Breastfeeding sounds natural and its benefits are well documented.
But a study by the Health Promotion Board last September on the prevalence of the practice found that only 42 in 100 women here still breastfeed their children at six months.
Then there are mothers like Madam Lim Ting. The 32-year-old is in a group of one in 100 whose children are exclusively fed breast milk, even when they are six months old.
She explained: "It's convenient as there are no bottles to wash and sterilise. There's also the savings because you don't need to buy formula milk."
Her older child, who will turn five in two months, was weaned after 18 months. She has a younger child aged 16 months, who is still nursing.
Madam Lim, who lived with her in-laws, cherished the mother-and-child bonding during breastfeeding and decided to continue after her maternity leave.
She said: "It's an amazing feeling when you carry the baby in your arms and feed him. In a way, I was hooked on breastfeeding."
There were also practical benefits, said Madam Lim, who is now a housewife and blogger at miracule.blogspot.com
It was not so easy at the start. Indeed, there was pressure from family members to give up as they were worried that Madam Lim might not be producing enough milk for her child.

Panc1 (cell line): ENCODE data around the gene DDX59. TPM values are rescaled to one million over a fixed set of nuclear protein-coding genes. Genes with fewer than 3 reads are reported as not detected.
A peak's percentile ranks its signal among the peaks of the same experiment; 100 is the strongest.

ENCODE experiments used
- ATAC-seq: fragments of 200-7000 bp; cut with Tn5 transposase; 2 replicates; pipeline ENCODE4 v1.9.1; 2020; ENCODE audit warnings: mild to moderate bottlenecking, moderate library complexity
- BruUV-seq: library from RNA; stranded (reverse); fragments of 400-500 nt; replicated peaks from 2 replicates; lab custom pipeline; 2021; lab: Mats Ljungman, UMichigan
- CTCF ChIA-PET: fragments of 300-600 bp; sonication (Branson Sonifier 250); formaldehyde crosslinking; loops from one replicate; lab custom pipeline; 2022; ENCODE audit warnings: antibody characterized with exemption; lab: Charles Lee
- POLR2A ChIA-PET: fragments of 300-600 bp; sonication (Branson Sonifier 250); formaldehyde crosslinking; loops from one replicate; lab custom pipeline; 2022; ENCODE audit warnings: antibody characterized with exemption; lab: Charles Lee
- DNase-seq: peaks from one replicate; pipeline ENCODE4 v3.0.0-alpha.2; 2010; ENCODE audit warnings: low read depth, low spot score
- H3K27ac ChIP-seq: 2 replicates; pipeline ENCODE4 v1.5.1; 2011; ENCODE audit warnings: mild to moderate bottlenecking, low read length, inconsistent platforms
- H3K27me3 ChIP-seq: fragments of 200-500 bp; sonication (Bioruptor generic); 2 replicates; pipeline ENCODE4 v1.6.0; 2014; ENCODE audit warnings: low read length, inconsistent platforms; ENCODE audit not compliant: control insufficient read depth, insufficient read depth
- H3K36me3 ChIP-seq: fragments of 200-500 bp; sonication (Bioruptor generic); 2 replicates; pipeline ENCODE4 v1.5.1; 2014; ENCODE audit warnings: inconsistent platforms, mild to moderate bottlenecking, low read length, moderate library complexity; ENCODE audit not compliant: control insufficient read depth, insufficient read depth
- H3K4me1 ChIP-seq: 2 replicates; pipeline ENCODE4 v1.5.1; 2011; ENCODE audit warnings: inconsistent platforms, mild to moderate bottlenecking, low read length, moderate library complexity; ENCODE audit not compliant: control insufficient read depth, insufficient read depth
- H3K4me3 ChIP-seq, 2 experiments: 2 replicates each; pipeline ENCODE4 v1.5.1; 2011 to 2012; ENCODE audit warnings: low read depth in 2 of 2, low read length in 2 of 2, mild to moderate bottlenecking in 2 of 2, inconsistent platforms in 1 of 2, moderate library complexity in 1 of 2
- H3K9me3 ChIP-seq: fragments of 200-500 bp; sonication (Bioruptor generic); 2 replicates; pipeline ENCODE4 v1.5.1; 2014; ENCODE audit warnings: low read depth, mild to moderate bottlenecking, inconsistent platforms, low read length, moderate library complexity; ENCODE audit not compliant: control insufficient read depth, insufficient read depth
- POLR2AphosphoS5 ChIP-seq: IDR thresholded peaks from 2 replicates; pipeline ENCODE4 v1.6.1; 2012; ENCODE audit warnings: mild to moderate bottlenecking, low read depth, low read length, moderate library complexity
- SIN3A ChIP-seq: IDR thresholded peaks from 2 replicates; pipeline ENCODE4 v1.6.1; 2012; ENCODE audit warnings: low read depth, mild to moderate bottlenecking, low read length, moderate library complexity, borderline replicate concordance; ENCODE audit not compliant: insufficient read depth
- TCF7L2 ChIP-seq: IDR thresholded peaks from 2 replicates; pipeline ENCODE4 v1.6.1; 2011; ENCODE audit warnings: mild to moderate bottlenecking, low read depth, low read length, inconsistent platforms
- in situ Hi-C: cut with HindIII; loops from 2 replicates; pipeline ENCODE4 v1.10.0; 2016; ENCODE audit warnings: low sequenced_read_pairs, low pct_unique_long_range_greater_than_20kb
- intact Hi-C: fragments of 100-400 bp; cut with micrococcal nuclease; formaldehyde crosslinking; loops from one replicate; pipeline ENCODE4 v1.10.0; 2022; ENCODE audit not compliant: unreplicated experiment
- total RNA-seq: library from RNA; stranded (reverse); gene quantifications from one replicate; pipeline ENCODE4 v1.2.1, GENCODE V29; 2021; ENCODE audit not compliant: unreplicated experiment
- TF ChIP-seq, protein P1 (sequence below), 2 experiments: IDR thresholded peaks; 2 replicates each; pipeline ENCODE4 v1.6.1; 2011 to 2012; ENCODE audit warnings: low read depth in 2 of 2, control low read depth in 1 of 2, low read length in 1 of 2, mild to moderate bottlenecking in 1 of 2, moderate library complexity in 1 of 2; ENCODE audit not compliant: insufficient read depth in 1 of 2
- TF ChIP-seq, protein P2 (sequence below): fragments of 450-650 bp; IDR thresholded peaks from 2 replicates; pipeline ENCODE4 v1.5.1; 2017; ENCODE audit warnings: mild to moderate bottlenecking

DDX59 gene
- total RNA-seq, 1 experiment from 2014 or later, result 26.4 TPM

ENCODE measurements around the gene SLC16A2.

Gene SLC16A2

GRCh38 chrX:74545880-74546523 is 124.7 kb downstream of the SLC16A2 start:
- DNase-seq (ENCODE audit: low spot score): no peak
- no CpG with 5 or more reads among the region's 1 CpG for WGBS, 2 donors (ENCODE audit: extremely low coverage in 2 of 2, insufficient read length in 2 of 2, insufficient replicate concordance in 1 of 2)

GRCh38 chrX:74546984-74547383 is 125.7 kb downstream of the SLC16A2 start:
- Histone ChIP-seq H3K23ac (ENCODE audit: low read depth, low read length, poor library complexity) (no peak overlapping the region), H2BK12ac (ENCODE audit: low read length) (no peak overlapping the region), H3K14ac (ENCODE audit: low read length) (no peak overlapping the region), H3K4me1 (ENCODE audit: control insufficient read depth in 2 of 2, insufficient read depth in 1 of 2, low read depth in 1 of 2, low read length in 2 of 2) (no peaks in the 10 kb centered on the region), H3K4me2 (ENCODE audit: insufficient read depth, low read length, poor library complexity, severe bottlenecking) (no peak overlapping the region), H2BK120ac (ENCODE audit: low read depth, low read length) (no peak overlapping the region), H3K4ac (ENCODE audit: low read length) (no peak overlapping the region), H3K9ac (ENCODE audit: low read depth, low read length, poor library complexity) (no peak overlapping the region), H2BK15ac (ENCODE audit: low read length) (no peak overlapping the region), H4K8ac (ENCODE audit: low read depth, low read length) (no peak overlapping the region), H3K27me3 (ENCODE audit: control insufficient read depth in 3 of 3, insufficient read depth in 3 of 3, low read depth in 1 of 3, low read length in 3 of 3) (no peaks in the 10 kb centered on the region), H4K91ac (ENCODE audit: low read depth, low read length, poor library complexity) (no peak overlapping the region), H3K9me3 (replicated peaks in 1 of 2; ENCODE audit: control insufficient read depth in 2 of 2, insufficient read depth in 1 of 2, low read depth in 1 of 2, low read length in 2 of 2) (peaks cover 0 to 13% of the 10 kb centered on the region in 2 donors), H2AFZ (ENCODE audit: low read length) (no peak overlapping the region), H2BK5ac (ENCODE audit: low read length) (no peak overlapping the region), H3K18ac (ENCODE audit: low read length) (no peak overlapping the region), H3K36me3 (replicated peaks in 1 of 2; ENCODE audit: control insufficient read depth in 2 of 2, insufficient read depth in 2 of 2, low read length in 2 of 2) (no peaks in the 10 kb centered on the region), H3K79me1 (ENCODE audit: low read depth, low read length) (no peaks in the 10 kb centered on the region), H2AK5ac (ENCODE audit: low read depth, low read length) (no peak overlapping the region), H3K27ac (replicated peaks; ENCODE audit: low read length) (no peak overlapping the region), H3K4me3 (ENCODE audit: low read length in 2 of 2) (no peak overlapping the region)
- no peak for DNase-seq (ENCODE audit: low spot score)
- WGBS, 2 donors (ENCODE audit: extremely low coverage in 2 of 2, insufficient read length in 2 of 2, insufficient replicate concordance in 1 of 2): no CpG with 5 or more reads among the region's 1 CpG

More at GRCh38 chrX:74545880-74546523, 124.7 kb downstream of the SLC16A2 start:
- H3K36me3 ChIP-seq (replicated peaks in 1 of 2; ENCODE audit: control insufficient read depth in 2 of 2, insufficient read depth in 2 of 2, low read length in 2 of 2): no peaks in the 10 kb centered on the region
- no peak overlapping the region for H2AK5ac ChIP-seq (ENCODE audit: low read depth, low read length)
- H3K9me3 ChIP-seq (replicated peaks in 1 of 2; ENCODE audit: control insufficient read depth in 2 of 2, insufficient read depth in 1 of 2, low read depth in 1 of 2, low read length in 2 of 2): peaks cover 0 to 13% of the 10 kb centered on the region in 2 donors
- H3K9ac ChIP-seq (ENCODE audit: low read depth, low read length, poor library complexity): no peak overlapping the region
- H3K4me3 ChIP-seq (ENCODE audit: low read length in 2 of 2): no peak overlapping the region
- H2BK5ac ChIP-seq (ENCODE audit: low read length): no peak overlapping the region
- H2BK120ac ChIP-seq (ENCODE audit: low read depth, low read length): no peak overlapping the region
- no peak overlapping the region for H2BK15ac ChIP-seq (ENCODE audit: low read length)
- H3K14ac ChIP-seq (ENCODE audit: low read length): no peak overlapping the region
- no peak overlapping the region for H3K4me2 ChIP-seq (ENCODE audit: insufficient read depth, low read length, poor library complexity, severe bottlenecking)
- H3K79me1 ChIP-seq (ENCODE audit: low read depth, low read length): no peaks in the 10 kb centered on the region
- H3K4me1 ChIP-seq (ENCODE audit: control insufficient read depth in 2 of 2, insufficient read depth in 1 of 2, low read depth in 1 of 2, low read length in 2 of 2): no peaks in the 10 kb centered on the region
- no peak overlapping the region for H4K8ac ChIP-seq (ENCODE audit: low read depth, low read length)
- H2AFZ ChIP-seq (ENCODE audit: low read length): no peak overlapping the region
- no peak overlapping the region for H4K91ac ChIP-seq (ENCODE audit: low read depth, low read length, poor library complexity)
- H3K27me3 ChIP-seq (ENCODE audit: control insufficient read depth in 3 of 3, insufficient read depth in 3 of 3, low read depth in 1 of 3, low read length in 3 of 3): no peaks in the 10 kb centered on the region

Another young mother, Madam Gladys Hoo, who is in her 20s, was told by people around her when she was pregnant "not to get her hopes too high" that she would be able to breastfeed.
After all, her grandmother was the only woman in her family who had managed to breastfeed successfully.
Madam Hoo, a material planner, was encouraged by her former boss, who told her about the benefits of breastfeeding.
The mother of a 16-month-old boy said: "I was very motivated after she told me that there's a huge difference between her two children, one who was breastfed, and the other who was not. The one who was breastfed had no allergies at all."
She also counts on the support of her family and a supportive working environment, which allows her to breastfeed before work and during lunch time.
"They were encouraging and told me to breastfeed for as long as I can. But you also need determination, perseverance, commitment and you need to be positive."
The benefits of breastfeeding are well-documented.
Breastfed children develop stronger resistance to disease and infection and are less likely to develop other medical problems when they are older.
Madam Lim was among 183 mothers who attended the SuperMom Latch On event at Suntec Convention Centre on Saturday.
Organised by parent-led initiative Supermom and Pigeon Singapore, the event attempted to break the Singapore Book of Records for the largest number of mothers breastfeeding together.
The attempt failed though 101 mothers managed to nurse successfully.